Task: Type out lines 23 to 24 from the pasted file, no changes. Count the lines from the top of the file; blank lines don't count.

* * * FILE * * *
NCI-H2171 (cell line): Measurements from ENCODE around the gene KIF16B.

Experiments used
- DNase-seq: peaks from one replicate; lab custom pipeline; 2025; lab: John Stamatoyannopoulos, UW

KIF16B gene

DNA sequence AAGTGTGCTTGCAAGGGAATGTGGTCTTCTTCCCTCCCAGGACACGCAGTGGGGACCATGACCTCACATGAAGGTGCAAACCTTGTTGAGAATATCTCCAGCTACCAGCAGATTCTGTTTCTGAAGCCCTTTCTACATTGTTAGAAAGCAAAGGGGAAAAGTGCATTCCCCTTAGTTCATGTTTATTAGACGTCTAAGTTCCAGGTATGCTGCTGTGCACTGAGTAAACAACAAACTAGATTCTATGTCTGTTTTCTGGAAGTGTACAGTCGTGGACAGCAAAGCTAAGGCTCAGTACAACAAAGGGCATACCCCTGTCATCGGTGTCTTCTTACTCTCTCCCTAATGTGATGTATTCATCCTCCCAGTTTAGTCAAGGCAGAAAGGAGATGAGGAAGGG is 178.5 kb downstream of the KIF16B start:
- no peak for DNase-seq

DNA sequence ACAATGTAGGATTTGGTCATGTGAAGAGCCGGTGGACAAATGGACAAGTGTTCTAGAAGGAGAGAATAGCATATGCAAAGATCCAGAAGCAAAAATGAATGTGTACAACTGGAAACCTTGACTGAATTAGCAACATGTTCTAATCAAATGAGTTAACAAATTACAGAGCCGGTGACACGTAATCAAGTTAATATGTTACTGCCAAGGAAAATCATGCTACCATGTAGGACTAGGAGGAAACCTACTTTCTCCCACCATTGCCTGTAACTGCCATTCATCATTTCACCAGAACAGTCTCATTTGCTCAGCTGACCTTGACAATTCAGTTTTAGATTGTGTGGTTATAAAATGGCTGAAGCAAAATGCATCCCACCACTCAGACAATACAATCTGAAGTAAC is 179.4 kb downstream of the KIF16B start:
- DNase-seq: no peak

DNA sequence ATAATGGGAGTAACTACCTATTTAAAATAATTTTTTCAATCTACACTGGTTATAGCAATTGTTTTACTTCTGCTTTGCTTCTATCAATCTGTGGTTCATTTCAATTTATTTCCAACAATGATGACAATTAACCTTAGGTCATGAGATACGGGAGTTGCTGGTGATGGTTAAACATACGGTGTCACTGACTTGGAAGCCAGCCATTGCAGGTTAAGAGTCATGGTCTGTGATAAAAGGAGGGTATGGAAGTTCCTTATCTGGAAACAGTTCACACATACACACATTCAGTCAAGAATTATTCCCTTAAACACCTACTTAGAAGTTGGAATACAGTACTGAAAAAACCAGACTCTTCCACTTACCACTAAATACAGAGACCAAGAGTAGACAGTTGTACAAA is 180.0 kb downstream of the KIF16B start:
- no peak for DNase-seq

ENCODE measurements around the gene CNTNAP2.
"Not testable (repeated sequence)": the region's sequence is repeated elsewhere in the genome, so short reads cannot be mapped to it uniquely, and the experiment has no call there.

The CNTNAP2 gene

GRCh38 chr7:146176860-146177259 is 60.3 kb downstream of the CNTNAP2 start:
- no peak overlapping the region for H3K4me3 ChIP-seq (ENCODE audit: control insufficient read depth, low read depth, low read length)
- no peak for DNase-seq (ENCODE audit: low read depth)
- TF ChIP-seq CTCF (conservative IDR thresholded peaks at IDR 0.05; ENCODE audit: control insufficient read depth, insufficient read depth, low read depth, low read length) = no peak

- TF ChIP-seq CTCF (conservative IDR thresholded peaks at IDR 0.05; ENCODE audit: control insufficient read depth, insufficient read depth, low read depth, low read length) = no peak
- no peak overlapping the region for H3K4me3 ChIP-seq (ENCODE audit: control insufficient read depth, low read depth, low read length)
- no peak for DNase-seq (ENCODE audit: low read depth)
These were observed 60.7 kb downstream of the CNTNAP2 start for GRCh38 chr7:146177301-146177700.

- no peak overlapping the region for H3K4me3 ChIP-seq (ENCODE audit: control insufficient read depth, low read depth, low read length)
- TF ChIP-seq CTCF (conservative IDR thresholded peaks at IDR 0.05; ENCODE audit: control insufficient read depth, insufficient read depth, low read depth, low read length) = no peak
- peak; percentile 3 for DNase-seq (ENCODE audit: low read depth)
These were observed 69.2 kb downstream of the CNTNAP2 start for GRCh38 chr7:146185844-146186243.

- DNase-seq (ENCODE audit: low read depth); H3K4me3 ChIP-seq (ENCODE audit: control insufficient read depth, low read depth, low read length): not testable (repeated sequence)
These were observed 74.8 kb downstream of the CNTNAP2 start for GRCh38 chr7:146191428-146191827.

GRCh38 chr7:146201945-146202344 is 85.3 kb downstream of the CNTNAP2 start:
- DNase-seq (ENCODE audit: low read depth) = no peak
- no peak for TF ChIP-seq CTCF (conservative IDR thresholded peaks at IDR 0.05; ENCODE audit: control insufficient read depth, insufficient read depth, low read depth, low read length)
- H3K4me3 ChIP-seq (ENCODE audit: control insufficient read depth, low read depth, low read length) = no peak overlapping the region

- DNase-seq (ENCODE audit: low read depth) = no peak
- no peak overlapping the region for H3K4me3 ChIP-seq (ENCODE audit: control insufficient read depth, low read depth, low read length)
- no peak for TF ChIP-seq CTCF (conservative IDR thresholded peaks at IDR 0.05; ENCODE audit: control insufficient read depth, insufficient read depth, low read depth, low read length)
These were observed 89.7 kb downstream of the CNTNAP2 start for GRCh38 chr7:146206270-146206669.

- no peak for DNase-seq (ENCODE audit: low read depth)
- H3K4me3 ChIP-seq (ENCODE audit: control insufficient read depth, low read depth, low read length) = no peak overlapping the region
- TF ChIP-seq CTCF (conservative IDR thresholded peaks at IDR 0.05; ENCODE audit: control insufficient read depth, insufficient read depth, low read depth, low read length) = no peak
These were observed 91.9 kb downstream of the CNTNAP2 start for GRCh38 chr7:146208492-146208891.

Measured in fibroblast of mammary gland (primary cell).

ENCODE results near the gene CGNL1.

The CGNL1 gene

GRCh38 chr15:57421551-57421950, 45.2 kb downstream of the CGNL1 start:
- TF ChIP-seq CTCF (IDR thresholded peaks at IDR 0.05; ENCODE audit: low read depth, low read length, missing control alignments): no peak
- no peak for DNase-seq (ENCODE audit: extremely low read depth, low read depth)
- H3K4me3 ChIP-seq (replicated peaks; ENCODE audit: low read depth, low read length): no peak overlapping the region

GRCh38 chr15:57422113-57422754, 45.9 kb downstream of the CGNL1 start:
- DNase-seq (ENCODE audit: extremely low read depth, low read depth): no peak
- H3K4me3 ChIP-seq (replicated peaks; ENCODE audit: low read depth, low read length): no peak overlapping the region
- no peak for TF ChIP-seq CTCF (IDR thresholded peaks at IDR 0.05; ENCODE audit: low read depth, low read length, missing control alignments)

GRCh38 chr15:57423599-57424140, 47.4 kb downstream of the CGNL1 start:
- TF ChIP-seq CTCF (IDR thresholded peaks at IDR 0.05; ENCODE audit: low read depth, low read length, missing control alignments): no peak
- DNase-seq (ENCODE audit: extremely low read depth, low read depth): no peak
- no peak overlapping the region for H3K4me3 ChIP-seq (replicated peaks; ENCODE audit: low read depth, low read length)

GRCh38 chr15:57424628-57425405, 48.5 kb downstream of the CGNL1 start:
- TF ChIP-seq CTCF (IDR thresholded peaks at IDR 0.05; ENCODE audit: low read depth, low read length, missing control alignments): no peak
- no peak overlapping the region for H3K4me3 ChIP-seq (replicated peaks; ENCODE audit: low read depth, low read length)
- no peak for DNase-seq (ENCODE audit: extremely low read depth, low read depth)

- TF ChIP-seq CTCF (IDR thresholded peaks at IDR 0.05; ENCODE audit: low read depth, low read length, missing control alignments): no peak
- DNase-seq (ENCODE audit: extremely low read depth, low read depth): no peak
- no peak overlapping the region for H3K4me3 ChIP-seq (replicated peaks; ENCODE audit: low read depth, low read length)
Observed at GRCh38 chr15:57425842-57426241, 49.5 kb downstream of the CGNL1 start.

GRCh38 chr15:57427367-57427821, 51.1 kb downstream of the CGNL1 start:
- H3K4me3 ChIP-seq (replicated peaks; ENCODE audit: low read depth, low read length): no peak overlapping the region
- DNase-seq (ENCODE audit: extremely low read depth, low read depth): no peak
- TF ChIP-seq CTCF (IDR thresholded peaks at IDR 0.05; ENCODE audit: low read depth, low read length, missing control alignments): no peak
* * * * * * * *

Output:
- TF ChIP-seq CTCF (conservative IDR thresholded peaks at IDR 0.05; ENCODE audit: control insufficient read depth, insufficient read depth, low read depth, low read length) = no peak
- peak; percentile 3 for DNase-seq (ENCODE audit: low read depth)